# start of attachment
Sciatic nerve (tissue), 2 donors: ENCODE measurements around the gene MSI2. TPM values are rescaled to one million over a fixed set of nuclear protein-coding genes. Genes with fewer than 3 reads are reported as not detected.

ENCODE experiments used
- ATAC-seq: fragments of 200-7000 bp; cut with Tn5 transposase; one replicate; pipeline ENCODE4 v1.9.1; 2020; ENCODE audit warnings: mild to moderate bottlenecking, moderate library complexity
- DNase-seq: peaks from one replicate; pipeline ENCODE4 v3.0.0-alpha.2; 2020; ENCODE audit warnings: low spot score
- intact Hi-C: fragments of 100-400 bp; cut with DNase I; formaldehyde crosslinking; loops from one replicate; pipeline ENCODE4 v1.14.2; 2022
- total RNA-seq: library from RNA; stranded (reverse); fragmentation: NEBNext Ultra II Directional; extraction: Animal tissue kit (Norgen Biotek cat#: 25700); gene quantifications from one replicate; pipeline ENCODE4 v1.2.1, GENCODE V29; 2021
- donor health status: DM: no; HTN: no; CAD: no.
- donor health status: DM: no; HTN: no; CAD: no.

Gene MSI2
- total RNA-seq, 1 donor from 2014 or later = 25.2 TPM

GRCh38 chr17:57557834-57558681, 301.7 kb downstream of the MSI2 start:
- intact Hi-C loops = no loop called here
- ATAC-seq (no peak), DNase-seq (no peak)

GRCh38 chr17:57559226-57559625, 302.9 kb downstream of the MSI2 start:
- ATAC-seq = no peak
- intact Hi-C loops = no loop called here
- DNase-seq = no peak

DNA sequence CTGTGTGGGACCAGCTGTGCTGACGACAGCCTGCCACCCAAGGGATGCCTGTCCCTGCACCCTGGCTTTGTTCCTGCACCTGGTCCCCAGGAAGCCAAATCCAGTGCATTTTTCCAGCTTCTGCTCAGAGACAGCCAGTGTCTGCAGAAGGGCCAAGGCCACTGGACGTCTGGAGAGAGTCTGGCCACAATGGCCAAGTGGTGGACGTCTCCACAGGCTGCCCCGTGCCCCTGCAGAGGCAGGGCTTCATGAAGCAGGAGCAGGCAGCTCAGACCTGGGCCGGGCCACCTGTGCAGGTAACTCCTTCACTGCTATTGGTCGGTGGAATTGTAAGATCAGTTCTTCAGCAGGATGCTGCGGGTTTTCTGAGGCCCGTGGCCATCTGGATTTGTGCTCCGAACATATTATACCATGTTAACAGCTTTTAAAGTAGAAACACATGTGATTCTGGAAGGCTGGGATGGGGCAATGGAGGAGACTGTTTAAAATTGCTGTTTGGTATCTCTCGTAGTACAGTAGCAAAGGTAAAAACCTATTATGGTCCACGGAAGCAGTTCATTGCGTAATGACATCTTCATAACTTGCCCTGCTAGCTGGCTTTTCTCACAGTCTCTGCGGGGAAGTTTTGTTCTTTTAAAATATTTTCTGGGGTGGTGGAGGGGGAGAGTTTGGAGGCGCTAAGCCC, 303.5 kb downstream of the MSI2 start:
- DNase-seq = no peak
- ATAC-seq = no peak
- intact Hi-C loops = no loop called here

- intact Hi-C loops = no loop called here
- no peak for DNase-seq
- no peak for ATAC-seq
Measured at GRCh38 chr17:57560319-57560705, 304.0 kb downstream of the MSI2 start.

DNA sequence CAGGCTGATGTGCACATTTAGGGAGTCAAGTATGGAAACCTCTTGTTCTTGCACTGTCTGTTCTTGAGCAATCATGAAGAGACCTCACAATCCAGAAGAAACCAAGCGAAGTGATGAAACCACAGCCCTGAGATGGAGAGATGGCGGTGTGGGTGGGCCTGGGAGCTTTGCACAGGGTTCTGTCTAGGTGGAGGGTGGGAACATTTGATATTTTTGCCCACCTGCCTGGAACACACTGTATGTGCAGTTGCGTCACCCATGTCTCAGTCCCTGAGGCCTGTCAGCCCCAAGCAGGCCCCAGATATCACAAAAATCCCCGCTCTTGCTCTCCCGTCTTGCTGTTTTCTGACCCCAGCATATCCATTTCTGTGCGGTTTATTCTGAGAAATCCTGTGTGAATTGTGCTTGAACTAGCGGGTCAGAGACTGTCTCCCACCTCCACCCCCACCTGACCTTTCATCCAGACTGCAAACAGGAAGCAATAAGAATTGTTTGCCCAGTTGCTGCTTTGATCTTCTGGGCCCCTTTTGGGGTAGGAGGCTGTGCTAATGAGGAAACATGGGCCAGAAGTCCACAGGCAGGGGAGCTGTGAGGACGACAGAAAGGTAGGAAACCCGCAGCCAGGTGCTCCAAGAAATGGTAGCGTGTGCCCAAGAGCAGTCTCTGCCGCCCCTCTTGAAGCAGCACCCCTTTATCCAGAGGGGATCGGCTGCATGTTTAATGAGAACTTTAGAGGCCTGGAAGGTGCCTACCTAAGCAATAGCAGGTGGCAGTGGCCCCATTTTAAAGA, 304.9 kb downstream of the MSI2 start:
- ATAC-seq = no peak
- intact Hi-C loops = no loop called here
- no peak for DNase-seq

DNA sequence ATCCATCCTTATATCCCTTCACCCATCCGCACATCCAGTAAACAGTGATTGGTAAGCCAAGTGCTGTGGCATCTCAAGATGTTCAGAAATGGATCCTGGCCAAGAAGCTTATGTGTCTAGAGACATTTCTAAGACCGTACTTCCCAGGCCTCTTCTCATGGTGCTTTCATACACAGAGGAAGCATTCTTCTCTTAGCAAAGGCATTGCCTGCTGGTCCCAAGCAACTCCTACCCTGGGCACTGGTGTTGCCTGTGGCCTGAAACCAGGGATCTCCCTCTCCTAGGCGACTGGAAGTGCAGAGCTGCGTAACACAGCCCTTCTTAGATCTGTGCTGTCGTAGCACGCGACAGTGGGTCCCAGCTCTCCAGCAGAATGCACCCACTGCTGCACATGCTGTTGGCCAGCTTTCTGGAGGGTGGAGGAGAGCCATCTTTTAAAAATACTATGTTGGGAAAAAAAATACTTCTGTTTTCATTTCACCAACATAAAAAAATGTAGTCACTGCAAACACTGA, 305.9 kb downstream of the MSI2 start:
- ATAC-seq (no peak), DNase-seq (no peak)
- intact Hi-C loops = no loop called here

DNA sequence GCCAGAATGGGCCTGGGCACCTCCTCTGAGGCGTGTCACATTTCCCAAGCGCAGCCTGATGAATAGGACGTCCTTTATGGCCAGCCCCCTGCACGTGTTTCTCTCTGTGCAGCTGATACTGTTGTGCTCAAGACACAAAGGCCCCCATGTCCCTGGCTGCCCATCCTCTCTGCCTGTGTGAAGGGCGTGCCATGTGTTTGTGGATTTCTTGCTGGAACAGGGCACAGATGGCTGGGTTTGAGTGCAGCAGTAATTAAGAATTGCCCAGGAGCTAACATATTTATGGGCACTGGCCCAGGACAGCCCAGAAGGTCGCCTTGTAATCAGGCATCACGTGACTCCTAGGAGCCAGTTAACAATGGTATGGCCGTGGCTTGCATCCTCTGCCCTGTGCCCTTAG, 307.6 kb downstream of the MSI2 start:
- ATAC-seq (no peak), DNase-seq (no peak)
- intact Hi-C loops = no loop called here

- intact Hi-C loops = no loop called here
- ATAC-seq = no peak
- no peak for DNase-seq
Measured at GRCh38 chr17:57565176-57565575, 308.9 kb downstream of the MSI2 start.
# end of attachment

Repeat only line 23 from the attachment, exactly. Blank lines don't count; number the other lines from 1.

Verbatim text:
- no peak for DNase-seq